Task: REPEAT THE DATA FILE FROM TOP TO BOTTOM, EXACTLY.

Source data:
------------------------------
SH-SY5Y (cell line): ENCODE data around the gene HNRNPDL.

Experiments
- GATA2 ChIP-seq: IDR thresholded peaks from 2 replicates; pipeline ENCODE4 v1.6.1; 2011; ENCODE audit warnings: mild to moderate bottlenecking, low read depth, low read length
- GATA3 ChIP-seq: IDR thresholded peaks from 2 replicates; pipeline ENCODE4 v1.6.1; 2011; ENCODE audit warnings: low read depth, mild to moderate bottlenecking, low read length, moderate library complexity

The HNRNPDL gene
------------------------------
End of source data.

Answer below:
SH-SY5Y (cell line): ENCODE data around the gene HNRNPDL.

Experiments
- GATA2 ChIP-seq: IDR thresholded peaks from 2 replicates; pipeline ENCODE4 v1.6.1; 2011; ENCODE audit warnings: mild to moderate bottlenecking, low read depth, low read length
- GATA3 ChIP-seq: IDR thresholded peaks from 2 replicates; pipeline ENCODE4 v1.6.1; 2011; ENCODE audit warnings: low read depth, mild to moderate bottlenecking, low read length, moderate library complexity

The HNRNPDL gene